Back-to-School 2020: Teachers and School Officials Raise Concerns Over Mixed Signals and Dangers Facing Teachers and Students.

As public schools across the United States prepare for a return to school this fall, teachers and school officials have raised concerns over mixed signals and conflicting data about the dangers facing both teachers and students.

In Brigid Nease, Superintendant of the Unified Harwood School District, published an impassioned open letter titled “What Is Really Behind the HUUSD Reopening Plan? It’s Time to Speak Out” in which she pleads for reasoned discussion based on data – not conjecture. She also notes that, so far, the state and its public schools have done the hard work of planning a ‘back-to-school’ scheme but notes that these are “plans that they cannot guarantee they can staff, and even if by some miracle one can, it is highly unlikely they will be able to sustain it.”

The frustration and anxiety has led to another epidemic – an epidemic of departures from the teaching and staffing of Vermont schools. As Nease notes, “Letters of resignation, requests for leaves of absence, Family Medical Leave (FMLA), Emergency Family Medical Leave (EFML),  Emergency Paid Sick Leave (EPSL), Exemption status, and leave under the Families First Coronavirus Relief Act (FFCRA) (which provides up to 12 weeks of leave for employees unable to work because their child’s school is closed)  are coming in.”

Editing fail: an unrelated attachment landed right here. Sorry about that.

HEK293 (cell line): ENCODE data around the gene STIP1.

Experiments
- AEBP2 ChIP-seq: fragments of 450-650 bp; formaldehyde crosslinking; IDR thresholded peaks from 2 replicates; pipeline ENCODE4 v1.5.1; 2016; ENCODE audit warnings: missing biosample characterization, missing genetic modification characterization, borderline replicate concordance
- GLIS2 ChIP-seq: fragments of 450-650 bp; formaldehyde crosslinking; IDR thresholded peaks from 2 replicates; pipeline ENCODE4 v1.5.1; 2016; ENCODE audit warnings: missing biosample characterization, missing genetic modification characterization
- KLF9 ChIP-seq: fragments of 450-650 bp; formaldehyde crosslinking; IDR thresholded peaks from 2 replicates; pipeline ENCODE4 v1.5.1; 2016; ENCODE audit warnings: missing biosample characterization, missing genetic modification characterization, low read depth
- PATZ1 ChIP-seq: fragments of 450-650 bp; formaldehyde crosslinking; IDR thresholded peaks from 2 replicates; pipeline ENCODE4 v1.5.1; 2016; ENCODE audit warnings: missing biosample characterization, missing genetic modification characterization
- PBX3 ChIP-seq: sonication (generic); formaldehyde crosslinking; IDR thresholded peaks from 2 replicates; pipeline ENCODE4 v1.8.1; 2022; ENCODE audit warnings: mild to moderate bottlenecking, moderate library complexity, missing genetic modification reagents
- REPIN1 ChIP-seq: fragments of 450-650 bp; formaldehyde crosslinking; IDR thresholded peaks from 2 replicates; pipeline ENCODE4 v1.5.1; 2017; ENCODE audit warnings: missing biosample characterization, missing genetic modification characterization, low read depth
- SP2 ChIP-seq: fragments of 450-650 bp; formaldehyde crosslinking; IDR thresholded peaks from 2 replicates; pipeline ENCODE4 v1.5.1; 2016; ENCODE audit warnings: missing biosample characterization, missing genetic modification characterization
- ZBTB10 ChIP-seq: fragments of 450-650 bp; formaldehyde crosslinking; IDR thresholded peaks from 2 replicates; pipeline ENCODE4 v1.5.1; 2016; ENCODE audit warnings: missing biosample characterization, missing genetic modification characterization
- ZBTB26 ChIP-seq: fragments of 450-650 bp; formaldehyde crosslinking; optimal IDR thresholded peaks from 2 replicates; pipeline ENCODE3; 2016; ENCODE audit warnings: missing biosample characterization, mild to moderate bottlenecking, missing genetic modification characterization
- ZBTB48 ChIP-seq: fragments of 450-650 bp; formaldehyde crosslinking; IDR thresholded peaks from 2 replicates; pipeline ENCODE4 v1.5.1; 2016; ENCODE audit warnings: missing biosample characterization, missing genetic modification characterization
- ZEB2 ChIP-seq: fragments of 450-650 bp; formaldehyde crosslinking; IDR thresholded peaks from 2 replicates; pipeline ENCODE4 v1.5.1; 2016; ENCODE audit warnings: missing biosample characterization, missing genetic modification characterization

Nease speculates that the reason why so many are abandoning ship is a mix of health concern, but also notes that the school opening plans have created other problems due to the fact that state officials dumped the problem into the laps of local school districts “at the 11th hour.”

“The truth is most school employees are scared to death they will get sick (or worse), bring the virus home to loved ones, have a student in their care become ill, or experience the death of a coworker,” she says. “However, the even bigger reason for leave requests is the untenable position this state has put school employees in by creating homegrown reopening schedules that do not align. Many Vermont school employees work in districts different from those they live in. They have their own children in several grade levels in schools throughout the state.”

To read this important letter in its entirety click here.